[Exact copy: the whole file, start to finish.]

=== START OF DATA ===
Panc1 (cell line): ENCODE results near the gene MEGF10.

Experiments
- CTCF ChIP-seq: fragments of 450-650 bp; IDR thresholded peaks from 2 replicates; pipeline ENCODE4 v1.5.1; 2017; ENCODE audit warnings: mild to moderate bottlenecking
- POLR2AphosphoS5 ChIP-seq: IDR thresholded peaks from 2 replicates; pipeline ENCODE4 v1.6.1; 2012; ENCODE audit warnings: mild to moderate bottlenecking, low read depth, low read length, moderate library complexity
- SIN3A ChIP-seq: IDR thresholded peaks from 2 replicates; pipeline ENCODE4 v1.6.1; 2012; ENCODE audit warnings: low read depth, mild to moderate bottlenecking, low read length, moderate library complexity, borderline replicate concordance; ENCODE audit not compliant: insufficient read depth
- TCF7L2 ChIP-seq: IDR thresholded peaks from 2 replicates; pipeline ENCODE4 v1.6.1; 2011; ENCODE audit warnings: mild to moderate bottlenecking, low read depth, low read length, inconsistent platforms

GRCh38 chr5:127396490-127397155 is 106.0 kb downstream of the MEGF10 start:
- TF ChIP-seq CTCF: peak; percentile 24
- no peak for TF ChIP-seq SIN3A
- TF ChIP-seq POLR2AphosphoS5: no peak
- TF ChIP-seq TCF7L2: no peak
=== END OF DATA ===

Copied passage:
Panc1 (cell line): ENCODE results near the gene MEGF10.

Experiments
- CTCF ChIP-seq: fragments of 450-650 bp; IDR thresholded peaks from 2 replicates; pipeline ENCODE4 v1.5.1; 2017; ENCODE audit warnings: mild to moderate bottlenecking
- POLR2AphosphoS5 ChIP-seq: IDR thresholded peaks from 2 replicates; pipeline ENCODE4 v1.6.1; 2012; ENCODE audit warnings: mild to moderate bottlenecking, low read depth, low read length, moderate library complexity
- SIN3A ChIP-seq: IDR thresholded peaks from 2 replicates; pipeline ENCODE4 v1.6.1; 2012; ENCODE audit warnings: low read depth, mild to moderate bottlenecking, low read length, moderate library complexity, borderline replicate concordance; ENCODE audit not compliant: insufficient read depth
- TCF7L2 ChIP-seq: IDR thresholded peaks from 2 replicates; pipeline ENCODE4 v1.6.1; 2011; ENCODE audit warnings: mild to moderate bottlenecking, low read depth, low read length, inconsistent platforms

GRCh38 chr5:127396490-127397155 is 106.0 kb downstream of the MEGF10 start:
- TF ChIP-seq CTCF: peak; percentile 24
- no peak for TF ChIP-seq SIN3A
- TF ChIP-seq POLR2AphosphoS5: no peak
- TF ChIP-seq TCF7L2: no peak